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Know Your Data Structures: Hash Tables

A Hash table is a data structure that associates keys to values (e.g. dictionary-like objects). It takes a key and maps that to an internally stored value. The mapping of the key to its location in the hash table is done via a hashing function. The hashing function attempts to transform a key into a unique location in the hash table. If this can be performed, insertions, deletions, and searches can be performed in O(1) time. This is because you are basically using direct addressing into the hash table's "array of values." This is similar to indexing a value in an array. When an array element is accessed, it is done in O(1) because you know the exact offset into the data structure (e.g. myarray[5]). You don't have to waste processing time searching for the key's matching value by traversing through the data structure (e.g. as in a linked list). Click here for a simple diagram which displays the internal structure of a hash table.

The problem with hash tables is when the hashing function cannot transform a key to a unique location in the hash table (e.g. two keys hash to the same hash table index). This is called a collision and there are a number of techniques are used to solve this problem. The two main techniques I will discuss here are called chaining and open addressing.


Chaining basically uses a linked list as the structure to hold all the records that collide at the same index. When performing operations with a hash table that implements chaining, extra code is required to perform a second step in order to access, modify, or delete a key/value pair. This second step is the traversal of this "collided linked list" in order to find the appropriate location where an object can be accessed, modified, or deleted.

Of course there are advantages and disadvantages of using chaining as a collision resolution technique. Because we are operating on a linked list, we get the benefit of deletions being simple and quick (pointer reassignment). Unfortunately, we also inherit the disadvantages of standard linked list overhead and that traversal takes longer than with direct addressing.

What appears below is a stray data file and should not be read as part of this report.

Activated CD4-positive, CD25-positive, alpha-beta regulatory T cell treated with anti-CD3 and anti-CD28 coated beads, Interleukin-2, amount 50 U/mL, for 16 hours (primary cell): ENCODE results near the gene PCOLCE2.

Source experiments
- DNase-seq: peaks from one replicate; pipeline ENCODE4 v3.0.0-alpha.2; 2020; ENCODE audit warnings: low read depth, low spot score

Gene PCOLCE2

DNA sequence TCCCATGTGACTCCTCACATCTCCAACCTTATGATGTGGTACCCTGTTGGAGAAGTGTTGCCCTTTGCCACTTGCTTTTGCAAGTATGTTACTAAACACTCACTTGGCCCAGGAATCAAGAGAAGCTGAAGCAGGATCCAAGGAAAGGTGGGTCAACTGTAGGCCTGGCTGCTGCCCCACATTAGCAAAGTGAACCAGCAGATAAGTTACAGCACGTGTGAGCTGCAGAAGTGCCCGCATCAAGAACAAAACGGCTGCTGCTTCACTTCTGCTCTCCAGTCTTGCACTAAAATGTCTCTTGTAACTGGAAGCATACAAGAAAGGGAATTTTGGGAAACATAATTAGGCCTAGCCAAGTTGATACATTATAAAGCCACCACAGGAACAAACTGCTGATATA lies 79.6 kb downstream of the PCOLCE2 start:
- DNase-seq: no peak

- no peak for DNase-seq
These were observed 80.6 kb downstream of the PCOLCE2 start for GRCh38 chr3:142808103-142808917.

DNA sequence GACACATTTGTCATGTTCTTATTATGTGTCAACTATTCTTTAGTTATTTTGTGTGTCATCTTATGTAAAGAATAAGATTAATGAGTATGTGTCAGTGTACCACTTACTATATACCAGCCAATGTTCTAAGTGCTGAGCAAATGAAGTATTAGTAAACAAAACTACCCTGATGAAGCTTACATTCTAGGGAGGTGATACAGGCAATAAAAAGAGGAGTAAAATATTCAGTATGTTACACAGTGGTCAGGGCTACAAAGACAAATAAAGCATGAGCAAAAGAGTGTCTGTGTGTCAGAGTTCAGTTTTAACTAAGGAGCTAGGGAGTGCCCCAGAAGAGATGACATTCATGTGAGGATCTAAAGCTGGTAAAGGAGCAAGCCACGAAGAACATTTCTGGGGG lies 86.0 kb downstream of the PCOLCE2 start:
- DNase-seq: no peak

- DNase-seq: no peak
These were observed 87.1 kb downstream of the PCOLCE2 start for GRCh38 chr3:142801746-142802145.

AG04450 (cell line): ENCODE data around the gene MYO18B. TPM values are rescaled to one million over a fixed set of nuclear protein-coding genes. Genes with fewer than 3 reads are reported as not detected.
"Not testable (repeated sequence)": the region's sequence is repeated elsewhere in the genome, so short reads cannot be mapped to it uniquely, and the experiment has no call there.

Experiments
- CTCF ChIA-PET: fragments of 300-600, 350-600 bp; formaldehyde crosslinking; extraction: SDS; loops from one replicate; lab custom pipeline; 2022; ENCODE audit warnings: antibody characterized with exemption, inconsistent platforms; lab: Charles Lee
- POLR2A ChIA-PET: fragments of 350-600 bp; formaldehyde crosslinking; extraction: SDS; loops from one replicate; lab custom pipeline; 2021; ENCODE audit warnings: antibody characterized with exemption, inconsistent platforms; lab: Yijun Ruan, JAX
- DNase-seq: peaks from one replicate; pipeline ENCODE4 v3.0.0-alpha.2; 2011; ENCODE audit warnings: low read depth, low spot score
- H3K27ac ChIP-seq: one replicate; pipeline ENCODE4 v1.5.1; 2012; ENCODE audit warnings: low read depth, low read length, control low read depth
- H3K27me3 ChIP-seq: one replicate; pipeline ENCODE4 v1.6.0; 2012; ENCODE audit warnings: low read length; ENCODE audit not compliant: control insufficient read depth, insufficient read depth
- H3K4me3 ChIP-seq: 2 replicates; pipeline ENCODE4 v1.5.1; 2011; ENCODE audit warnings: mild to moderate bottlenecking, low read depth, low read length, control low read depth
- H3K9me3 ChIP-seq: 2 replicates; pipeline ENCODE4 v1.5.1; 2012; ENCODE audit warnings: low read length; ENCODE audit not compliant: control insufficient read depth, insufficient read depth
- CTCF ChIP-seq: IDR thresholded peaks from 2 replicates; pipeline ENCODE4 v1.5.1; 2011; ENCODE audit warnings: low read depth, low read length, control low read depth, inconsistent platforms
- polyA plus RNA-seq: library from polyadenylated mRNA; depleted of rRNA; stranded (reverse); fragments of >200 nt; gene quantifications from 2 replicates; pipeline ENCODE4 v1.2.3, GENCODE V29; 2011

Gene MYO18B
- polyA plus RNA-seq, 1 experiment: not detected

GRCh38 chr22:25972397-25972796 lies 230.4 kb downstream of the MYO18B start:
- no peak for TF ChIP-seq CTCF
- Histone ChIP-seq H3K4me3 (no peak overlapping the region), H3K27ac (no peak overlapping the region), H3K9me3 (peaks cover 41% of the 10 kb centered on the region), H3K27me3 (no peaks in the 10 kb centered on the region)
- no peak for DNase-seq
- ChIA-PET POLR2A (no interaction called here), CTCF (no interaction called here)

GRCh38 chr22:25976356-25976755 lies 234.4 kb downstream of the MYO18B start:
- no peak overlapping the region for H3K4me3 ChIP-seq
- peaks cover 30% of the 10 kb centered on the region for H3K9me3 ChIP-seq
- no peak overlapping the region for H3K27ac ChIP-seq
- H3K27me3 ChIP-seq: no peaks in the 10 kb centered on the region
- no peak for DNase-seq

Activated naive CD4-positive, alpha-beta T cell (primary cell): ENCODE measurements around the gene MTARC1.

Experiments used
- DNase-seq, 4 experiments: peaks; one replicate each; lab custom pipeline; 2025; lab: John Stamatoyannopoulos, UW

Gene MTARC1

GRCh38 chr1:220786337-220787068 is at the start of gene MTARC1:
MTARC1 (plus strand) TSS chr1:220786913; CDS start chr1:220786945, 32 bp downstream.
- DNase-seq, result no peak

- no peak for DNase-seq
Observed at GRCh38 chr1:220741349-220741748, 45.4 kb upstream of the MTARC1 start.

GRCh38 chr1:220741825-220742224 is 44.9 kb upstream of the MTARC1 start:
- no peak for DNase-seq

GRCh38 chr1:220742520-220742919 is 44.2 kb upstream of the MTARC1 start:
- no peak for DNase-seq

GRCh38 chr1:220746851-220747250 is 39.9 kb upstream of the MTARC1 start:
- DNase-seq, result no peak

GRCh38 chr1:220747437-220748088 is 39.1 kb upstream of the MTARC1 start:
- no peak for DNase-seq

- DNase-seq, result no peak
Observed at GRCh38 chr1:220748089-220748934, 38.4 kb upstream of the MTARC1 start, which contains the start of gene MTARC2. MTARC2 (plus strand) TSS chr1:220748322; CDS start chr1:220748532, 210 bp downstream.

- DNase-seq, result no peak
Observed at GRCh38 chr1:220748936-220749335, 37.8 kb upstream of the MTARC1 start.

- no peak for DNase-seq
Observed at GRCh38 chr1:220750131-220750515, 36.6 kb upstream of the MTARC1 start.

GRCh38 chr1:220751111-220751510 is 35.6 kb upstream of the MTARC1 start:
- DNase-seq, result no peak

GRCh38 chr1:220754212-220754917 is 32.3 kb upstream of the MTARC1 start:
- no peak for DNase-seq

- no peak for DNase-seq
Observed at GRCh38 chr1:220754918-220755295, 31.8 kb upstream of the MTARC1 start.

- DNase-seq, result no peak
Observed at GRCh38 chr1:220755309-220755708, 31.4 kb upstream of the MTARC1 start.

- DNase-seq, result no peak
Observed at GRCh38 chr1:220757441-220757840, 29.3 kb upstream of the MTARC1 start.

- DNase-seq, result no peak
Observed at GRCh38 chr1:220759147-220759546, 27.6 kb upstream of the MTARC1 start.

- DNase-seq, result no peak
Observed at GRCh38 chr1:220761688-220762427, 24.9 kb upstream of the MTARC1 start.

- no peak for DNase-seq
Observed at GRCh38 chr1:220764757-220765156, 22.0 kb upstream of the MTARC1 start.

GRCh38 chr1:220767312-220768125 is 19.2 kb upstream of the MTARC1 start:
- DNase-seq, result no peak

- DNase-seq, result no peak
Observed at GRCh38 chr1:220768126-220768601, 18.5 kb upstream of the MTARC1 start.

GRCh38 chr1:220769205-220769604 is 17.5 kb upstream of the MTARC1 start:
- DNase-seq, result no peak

Open Addressing

Open addressing involves actually storing the hashed index records within the internal hash table array. Collision is resolved through probing, which is the searching of alternate locations in the array. If an empty array slot is found, this signifies that there is no such key in the table. The main problem with open addressing is when the slots in the value array begin to fill up (called the load factor). As this increases, probing because expensive and can incur a large time cost. As a general rule, 80% load factor is about the time when open addressing becomes too expensive to use.

Know When to Use Hash Tables...
  • Hash tables are not the best solution for ordered data sets. Remember that hash tables store their values in pseudo-random locations and therefore accessing ordered data sets can be time intensive.
  • Since hash tables can be time intensive in worst-case scenarios it is best to just use a simple array indexing structure if possible. They are usually faster.
  • On average, hash table operations can be performed in O(1) time.
  • Worst-case, hash table operations can be performed in O(n) time.

In general, I hope you can see that hash tables are an interesting data structure when used appropriately. They have the capability of providing O(1) time operations which is extremely nice in "dictionary-like" objects that contain a large number of records that need to be stored. But take care when using them by verifying that the hashing function is well written. This function is the single most important component to providing good hash table performance. Until next time...



posted by Gilemonster @ 7:18 PM,


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